The methods based on conventional machine learning techniques that use hand-engineered features for BCI tasks, including drowsiness detection, have been considered the standard for many years. However, deep learning-based methods have recently shown remarkable results in the BCI community [12]. Deep convolutional neural networks (CNNs) have the advantage of preserving the configurational and structural information in the original data and have been employed for drowsiness detection [10,13,14,15]. However, a CNN extracts features sequentially and disregards multi-scale spectral-temporal features, which can cause a serious problem in EEG signal features for different paradigms [13], subjects [16], and types [17]. Also, CNN-based methods require large amounts of training samples since they have a large number of trainable parameters [12], but BCI research generally contains a limited number of EEG experiments [16,18]. To mitigate these difficulties, we proposed an EEG_DMNet. The main contributions of this study are as follows:
  • We proposed a deep multi-scale CNN model (EEG_DMNet) based on EEG signals for driver’s drowsiness detection. This method takes an EEG trial as the input, preprocesses it using differential entropy (DE); then, it calculates multi-scale spectral-temporal features using 1D temporal convolution, and then computes the spatial patterns using 1D spatial convolutions.
  • We conducted several experiments to evaluate the performance of the method for drowsiness detection and compared its performance with those of the state-of-the-art methods, demonstrating its outstanding performance.
  • We gave an analysis and visualization of the features learned by the EEG_DMNet, which demonstrates that it learns more discriminative features compared to the state-of-the-art models.
The rest of this paper is organized as follows. Section 2 reviews previous studies in drowsiness detection using EEG brain signals with different methods, which can broadly be classified into two main categories, i.e., the methods based on hand-engineered features and those based on deep learning. Section 3 describes the proposed deep multi-scale CNN model (EEG_DMNet) for detecting drivers’ drowsiness. Section 4 describes the benchmark database used for experiments, the evaluation protocol, and the metrics used to validate the effectiveness of the proposed EEG_DMNet model and reports the experimental results. Section 5 discusses the results and findings. Finally, Section 6 concludes the paper.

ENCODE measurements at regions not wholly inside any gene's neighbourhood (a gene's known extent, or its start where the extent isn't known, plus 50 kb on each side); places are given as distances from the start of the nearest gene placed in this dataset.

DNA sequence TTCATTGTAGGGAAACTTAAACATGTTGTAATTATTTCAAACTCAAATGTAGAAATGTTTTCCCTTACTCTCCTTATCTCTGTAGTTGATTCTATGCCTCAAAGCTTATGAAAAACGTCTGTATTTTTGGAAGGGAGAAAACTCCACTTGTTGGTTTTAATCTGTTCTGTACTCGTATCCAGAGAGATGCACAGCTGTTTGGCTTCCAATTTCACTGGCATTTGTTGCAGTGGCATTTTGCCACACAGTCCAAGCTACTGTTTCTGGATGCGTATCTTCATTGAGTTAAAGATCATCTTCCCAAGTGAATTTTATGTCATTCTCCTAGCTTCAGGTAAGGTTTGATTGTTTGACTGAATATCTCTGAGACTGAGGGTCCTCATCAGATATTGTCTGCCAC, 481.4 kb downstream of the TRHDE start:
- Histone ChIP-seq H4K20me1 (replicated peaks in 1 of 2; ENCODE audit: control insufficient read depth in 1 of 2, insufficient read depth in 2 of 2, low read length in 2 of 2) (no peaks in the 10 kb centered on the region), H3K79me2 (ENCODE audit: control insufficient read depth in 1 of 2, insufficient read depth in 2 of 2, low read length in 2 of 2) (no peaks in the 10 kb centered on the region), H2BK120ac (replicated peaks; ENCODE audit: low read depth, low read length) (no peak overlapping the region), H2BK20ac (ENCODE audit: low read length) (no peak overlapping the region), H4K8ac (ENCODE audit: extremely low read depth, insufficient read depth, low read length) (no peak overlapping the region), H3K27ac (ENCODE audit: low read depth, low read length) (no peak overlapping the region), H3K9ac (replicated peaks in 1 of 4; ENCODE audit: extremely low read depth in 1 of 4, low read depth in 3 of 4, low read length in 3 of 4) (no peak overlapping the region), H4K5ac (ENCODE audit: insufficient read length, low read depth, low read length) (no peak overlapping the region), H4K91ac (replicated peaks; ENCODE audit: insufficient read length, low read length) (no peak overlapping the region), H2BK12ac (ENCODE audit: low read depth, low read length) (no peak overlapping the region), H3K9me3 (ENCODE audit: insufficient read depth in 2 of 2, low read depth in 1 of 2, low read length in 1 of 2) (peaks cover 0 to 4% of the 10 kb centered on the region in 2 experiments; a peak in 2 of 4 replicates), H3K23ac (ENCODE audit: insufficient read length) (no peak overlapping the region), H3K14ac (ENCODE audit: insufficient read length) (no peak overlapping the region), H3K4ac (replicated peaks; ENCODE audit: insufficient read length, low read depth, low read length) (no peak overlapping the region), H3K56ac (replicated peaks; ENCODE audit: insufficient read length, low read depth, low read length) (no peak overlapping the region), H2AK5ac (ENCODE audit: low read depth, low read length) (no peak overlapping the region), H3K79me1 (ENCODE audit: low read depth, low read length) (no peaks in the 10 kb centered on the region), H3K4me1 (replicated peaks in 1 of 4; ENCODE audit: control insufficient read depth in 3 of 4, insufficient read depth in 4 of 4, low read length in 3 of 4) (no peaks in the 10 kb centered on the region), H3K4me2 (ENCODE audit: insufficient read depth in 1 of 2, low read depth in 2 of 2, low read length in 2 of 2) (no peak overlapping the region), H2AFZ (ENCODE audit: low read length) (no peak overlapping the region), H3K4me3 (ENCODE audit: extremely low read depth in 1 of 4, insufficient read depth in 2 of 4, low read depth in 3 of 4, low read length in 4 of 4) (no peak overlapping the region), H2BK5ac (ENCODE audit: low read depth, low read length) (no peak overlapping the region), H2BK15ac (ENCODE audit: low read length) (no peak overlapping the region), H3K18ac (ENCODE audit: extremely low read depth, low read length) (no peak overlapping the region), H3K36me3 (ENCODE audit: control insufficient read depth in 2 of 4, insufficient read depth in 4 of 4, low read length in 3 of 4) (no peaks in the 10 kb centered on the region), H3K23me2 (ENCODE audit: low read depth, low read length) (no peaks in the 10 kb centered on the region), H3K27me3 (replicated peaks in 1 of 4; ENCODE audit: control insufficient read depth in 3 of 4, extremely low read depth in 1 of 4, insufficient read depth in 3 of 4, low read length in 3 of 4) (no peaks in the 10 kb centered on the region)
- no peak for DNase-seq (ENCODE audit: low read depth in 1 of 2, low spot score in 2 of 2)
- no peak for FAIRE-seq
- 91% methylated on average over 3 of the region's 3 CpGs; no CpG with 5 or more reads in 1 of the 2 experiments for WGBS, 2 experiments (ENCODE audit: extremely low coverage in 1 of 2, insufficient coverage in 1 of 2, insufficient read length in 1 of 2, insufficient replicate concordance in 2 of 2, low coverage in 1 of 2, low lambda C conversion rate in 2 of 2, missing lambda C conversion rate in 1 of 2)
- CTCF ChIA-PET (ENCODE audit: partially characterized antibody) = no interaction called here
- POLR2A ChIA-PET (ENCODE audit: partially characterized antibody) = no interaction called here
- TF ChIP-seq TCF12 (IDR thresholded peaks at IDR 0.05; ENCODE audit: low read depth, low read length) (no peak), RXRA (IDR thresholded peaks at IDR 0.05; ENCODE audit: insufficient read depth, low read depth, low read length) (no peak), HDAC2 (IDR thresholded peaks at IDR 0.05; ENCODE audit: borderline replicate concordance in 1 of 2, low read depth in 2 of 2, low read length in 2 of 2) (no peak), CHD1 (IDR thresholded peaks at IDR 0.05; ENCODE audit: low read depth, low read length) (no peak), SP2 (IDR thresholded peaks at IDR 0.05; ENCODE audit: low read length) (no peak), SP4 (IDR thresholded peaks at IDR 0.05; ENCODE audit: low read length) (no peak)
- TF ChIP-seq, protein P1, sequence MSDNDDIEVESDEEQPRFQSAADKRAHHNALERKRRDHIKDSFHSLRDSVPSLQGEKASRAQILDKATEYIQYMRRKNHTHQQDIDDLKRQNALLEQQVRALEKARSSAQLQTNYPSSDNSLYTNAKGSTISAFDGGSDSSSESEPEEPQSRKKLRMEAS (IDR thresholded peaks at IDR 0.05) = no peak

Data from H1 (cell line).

2. Literature Review

Many researchers have addressed the problem of drowsiness detection using EEG brain signals, and different methods have been proposed. These methods can be broadly classified into two main categories, i.e., methods based on hand-engineered features and those based on deep learning. In the following sections, we throw light on some studies employing these methods.

2.1. Hand-Engineered (HE) Feature-Based Methods

The extracted features in the HE-based method for drowsiness detection fall into three main domains: time [19,20,21], frequency [11,22], and spatial domains. Moreover, multi-domain features have also been employed in HE-based methods. For instance, features that combine time and frequency domains [23] or time and spatial domains [24] have been used to improve classification accuracy.
For time domain features, Orru et al. [19] employed a one-dimensional Local Binary Pattern (1D-LBP) to extract features, while Khare and Bajaj et al. [21] extracted time domain statistical features selected by the Kruskal–Wallis test. Khare and Bajaj [20] also used the Kruskal–Wallis test to select time domain entropy-based features from the decomposed EEG signal using adaptive variational mode decomposition (AVMD).
Shen et al. [22] showed that drowsiness is detected using frequently used spectral spectrum features. However, EEG signals are aligned between each source subject and target subject to address cross-subject variations based on covariance minimization. In another method, Shen et al. [11] also used spectral spectrum features; however, decomposition transformed the data to a third-order tensor for feature extraction. To enhance the characteristic quality of the EEG signal, Min et al. [23] employed multi-entropy measures in both time and frequency domains. Chen et al. [24] extracted spatio-temporal features from EEG signals by computing the linear prediction cepstral coefficients (LPCCs) as the time domain features and the Riemann spatial covariance matrix as the spatial domain features.